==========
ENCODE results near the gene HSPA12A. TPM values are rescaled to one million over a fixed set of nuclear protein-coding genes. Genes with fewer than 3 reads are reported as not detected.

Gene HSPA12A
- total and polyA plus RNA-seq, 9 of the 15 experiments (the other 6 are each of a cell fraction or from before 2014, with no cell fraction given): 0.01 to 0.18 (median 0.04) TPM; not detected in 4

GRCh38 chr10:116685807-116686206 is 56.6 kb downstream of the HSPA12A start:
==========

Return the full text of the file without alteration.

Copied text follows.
ENCODE results near the gene HSPA12A. TPM values are rescaled to one million over a fixed set of nuclear protein-coding genes. Genes with fewer than 3 reads are reported as not detected.

Gene HSPA12A
- total and polyA plus RNA-seq, 9 of the 15 experiments (the other 6 are each of a cell fraction or from before 2014, with no cell fraction given): 0.01 to 0.18 (median 0.04) TPM; not detected in 4

GRCh38 chr10:116685807-116686206 is 56.6 kb downstream of the HSPA12A start: